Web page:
Back to the Future Part II 63% (60 reviews)[21] 50% (14 reviews) 85% (748 434 votes) 57 (17 reviews)[22] A-[23]
Back to the Future Part III 74% (43 reviews)[24] 50% (10 reviews) 78% (693 139 votes) 55 (19 reviews)[25] A-[23]
Average 78% 63% 86% 66 A-

Soundtrack albums

In 1985, MCA Records released the Back to the Future soundtrack. It featured 8 tracks performed by Huey Lewis and the News, Lindsey Buckingham, Eric Clapton, Marvin Berry and the Starlighters, and Etta James. Only two tracks were culled from Alan Silvestri's orchestral score.

In 1989, MCA Records released Back to the Future Part II soundtrack with 13 tracks.

In 1990, Varèse Sarabande released Back to the Future Part III soundtrack with 18 tracks.

In 1999, Varèse Sarabande released Back to the Future trilogy soundtrack with eight tracks from the first film, seven from the second, four from the third, and one from the ride.

In 2009, Intrada released a two-CD Back to the Future set as Intrada Special Collection Volume 116. It features the complete original motion picture soundtrack (that is, Alan Silvestri's entire orchestral score) from Back to the Future (Part I) with 24 tracks, 15 tracks of alternate early sessions and one unused source cue from the scoring sessions.

Video releases

2002 DVD release: "The Complete Trilogy"

In July 1997, Universal Studios announced that Back to the Future would be one of their first ten releases to the new format, though it ended up being delayed for five years. The films were finally released in 3-disc DVD box set on December 17, 2002 in both widescreen and fullscreen. [26] The release also marked the final time the films were reissued on VHS.

2009 DVD reissue

On October 21, 2008, broke the story that Universal will be releasing each of the Back to the Future films individually. The DVDs were released on February 10, 2009 with the first film being a 2-disc set featuring the documentary Looking Back to the Future and Back to the Future: The Ride.[27]

2010 Blu-ray release: "25th Anniversary Trilogy"

In June 2008, a special screening of the trilogy was held in Celebration, Florida. Bob Gale told the crowd they were seeing the digitally remastered version that was going to be used for the Blu-ray version of the movies. Gale also spoke to potential supplemental features on a Blu-ray version of the trilogy, saying only that never-before-seen bonus materials may appear, though he stopped short of offering any specifics.[28] On June 28, 2010, Universal announced that the Blu-ray edition of the films would be released on October 26, 2010, twenty-five years to the day from the date of the fictional events from the first film.[29] There have been numerous complaints about the R1 packaging,[30] leading to the release of an instruction sheet on how to safely remove and insert discs.[31]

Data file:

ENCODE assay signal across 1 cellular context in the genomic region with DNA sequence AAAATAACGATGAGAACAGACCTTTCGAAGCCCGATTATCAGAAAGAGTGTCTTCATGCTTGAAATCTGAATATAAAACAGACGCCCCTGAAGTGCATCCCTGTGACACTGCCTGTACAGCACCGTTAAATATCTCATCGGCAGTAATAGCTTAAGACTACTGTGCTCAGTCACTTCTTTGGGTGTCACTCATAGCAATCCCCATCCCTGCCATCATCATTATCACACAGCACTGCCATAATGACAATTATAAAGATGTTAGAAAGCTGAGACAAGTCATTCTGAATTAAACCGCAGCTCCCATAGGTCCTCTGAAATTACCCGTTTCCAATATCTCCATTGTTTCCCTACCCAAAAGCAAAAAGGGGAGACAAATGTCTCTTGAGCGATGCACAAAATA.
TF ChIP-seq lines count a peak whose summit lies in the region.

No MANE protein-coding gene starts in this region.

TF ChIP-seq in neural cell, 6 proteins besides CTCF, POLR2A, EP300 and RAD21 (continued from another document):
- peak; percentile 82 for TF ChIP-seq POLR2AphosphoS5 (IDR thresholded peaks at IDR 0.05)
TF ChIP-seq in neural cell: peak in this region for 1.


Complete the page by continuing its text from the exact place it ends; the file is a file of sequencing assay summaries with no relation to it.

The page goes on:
Release formats and features

Name Box Audio Scene-specific commentary Framing Enhanced MJ Fox interview
1986 (Part I) CED Tan with Marty and DeLorean Stereo No ? No
1986 (Part I) VHS Blue with Marty and DeLorean Stereo No Correct Widescreen No
1993 Japanese Laserdisc Charcoal with logo Stereo No Generous No
VCD Blue with Marty and DeLorean Stereo No Correct Widescreen No
2002 R1 DVD Blue with Marty and Doc with DeLorean Dolby 5.1 Yes Incorrect Widescreen Yes
2002 R2/R4 UK DVD Black with DeLorean Dolby 5.1 and DTS No Incorrect Widescreen No
2003 "V2" (Part II & Part III) DVD No box Dolby 5.1 Yes Corrected Widescreen Yes
2005 R1 DVD Blue with Marty and Doc Dolby 5.1 Yes Corrected Widescreen Yes
2005 R2/R4 UK DVD Blue with DeLorean Dolby 5.1 and DTS Yes Corrected Widescreen Yes
2006 R2 UK DVD Blue with DeLorean Dolby 5.1 and DTS Yes Corrected Widescreen Yes
2008 R2 UK DVD Black Steelbook Case with DeLorean Dolby 5.1 and DTS Yes Corrected Widescreen Yes
2009 R1 Individual DVDs BTTF: Marty with DeLorean
BTTF II: Marty and Doc with DeLorean
BTTF III: Marty, Doc, and Clara with DeLorean
Dolby 5.1 Yes Corrected Widescreen Yes
2010 25th Anniversary R1 Blu-ray/Digital copy Blue with Marty and Doc with DeLorean DTS-HD 5.1 Yes Corrected Widescreen (squished credits on Part I) Yes
2010 R2 Blu-ray Blue with Marty with DeLorean DTS-HD 5.1 Yes Corrected Widescreen ?
2010 Limited Edition Collector's Tin R2 Blu-ray Tin blue with Marty with DeLorean DTS-HD 5.1 Yes Corrected Widescreen ?
2010 25th Anniversary R2 DVD Blue with Marty with DeLorean Dolby 5.1 Yes Corrected Widescreen Yes
2015 30th Anniversary Blu-ray and DVD Flux Capacitor Dolby 5.1 Yes Corrected Widescreen (squished credits on Part I) Yes